Nevertheless, there is a significant difference, both philosophically speaking and in the kind of activities involved, between the caliphate the ISIS is so ambitiously seeking to extend over the Islamosphere and the great caliphate that spread across the Middle East and Spain during the Middle Ages. At that time, while the western world stagnated in a profound cultural, social and scientific phase, the epicenter of scientific, artistic and technological progress was the Arab world. ISIS follows an anti-occidental Salafist interpretation of Islamism, which it promotes by religious violence. Wiping out any type of dissent either from within Islam (“apostates” or reformists) or from without (Christians, etc.). (3)

The ISIL, unlike the relatively progressive model characterizing the caliphate in the Middle Ages, seeks to establish the same kind of power, but in the form of a reaction to western modernity as a response to what they consider a cultural defeat of the Arab world, and to the constant interference by the USA and other powers in the region. The only similarity with the caliphate of years gone by is their aim of uniting all the Muslim society into a single State.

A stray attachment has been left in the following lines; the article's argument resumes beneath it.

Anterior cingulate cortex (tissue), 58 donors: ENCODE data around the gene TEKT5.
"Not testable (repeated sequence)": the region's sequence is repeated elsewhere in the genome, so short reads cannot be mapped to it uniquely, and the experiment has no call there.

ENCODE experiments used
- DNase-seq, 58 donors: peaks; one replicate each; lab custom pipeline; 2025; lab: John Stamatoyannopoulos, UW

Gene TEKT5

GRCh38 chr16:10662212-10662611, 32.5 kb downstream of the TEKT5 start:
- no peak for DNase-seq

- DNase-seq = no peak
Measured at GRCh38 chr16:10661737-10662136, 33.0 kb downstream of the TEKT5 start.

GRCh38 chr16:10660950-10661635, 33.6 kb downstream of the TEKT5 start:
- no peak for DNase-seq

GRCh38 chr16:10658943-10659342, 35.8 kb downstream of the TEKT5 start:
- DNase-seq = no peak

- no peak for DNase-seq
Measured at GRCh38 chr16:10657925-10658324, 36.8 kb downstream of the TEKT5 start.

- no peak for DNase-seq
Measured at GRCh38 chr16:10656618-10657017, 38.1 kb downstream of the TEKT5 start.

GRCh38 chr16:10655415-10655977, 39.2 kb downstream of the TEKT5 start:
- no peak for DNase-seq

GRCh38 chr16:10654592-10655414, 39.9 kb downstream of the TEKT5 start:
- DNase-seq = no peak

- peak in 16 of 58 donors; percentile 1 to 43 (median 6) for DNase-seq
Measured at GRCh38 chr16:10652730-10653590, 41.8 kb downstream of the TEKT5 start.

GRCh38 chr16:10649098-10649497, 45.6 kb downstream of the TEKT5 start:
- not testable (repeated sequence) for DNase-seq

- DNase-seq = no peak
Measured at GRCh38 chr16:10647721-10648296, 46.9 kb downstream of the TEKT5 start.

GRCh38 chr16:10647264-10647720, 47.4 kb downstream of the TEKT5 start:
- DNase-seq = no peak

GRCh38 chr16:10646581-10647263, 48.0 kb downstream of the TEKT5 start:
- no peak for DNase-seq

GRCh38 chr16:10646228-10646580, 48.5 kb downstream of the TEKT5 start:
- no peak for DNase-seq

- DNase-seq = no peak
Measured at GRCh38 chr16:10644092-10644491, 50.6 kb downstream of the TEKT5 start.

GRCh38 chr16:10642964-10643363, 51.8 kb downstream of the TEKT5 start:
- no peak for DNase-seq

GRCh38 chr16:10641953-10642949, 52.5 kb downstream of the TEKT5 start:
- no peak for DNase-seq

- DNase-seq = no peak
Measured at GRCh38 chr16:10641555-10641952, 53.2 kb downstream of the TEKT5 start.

Opaque Funding or Blow-Back

How is it that an organization like the IS, which abjures modernity and progress of any kind, has been able to attain its current outreach? It is at this point that a tangent emerges which is generally concealed by most of the mass media. The Islamic State of Iraq and Syria is not a group that has taken the U.S. and its allies in the region by surprise. The reality is much more complex than that naive view.